Meta-advice • 11 September 2008 • The SnowBlog
I've had a difficult history with advice. I used to take too much of it. The downside with that is that you're no longer making decisions based on your own understanding of what's best, so once you've done whatever you were advised to do, you have to go back and ask what's next. It's unsatisfactory. And that applies to writing as well. There's a risk that after you make the changes, as instructed, you then have to go back and ask whether you've done it right. It's no longer about your judgement. It's the difference between a bricklayer and an architect (and, apologies to bricklayers everywhere, in this scenario it's good to be the architect). Of course being thickskinned, pigheaded, bloodyminded or oblivious isn't good either. So many problems can be avoided if more than one perspective is involved, more than one set of eyes is applied to the matter.
My solution: it's a sort of wine-tasting idea. When given advice, you should take a sip and slurp it around to get the flavour and then spit it out. If the idea is something that would have occurred to you eventually, which makes sense to you, then you should feel free to obey it. Good advice is just about saving you time, maybe years of it, in coming up with the same idea yourself. But if the advice would take you far enough from your own personal understanding of events that you'd effectively be putting yourself on an advice drip-feed forever more, then ignore it.
One of the most important aspects of decision-making is to build up your own ability to manage your life. If you're not making your own decisions, with a full understanding of the pros, cons and consequences, then you're robbing yourself not just of autonomy but of valuable experience and the opportunity to develop. That can be a bigger risk than making the odd short-term blunder.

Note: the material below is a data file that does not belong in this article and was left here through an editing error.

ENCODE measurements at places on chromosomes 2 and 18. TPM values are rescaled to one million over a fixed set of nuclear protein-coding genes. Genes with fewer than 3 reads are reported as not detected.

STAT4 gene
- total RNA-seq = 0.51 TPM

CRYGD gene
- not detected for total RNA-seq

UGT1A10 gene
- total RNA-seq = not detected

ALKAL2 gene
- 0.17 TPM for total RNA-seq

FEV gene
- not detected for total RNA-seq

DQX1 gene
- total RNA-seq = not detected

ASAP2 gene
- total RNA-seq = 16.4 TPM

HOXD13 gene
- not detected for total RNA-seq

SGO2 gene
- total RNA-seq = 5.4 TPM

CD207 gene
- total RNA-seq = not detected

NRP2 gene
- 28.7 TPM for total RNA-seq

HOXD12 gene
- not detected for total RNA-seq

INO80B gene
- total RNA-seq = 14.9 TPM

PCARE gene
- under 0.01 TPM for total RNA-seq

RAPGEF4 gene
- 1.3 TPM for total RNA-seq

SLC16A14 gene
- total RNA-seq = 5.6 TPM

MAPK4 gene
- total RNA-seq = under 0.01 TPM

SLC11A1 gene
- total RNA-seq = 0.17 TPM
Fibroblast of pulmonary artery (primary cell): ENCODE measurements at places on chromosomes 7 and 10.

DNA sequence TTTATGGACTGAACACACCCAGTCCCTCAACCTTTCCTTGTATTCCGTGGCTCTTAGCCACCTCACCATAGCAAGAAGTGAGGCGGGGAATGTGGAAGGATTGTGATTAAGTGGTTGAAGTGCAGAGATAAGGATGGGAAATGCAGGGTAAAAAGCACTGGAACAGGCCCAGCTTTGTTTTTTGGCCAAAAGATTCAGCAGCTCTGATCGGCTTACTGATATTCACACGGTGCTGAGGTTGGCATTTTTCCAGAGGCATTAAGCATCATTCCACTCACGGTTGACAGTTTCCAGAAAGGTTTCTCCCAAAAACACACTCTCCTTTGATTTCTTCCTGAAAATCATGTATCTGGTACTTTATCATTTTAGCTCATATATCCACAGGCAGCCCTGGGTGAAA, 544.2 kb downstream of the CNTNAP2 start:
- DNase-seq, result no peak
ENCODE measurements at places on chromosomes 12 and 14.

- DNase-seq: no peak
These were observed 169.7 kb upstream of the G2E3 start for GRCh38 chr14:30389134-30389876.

And I think the same applies to writing. Try to see the criticism. Try to understand why the person making it feels that way. Try to imagine addressing their suggestions in a way that makes sense to you, that improves the work in your eyes as well as theirs. But if you don't get it, then stick to your guns.
Most of the all-time top-ten movies were short-term commercial failures which went on to inspire future film-makers, change lives and bring glory to those involved (not to mention making a packet via DVD sales). Movies like The Shawshank Redemption or Twelve Angry Men would not have survived the modern test-screening process intact. Diluting the vision might have made short-term popularity easier to achieve, but it would have done so at the cost of a much more influential longer-term success.
So how to resolve creative differences where an honest attempt to understand the other person's viewpoint results in stalemate? I think all sorts of situation which are treated as though there is a right and a wrong are really a lot more akin to dating. It's about finding a good match; it's not about some absolute scale of goodness or badness. Artistically, I think it's best to let people do 95% of what they want to do, exactly as they want to do it - with the understanding that you may have no interest in what they subsequently produce. But if they work that way it helps them get better at what they do and it makes your life easier. It's much easier to go out and find good work than it is to mould it out of something you don't like. And in life I think it's best to let people pursue whatever half-baked notions they have (assuming their lives aren't put at risk) because it's the best way for them to learn about themselves and what works for them. Someone who knows their own mind and what makes them happy as a result of making lots of decisions and living with the consequences stands far more chance of leading a fulfilling life than someone who's good at doing as their told. So my advice is this: listen to advice and then do your own thing.
Agree? Disagree? Got a better way of looking at it?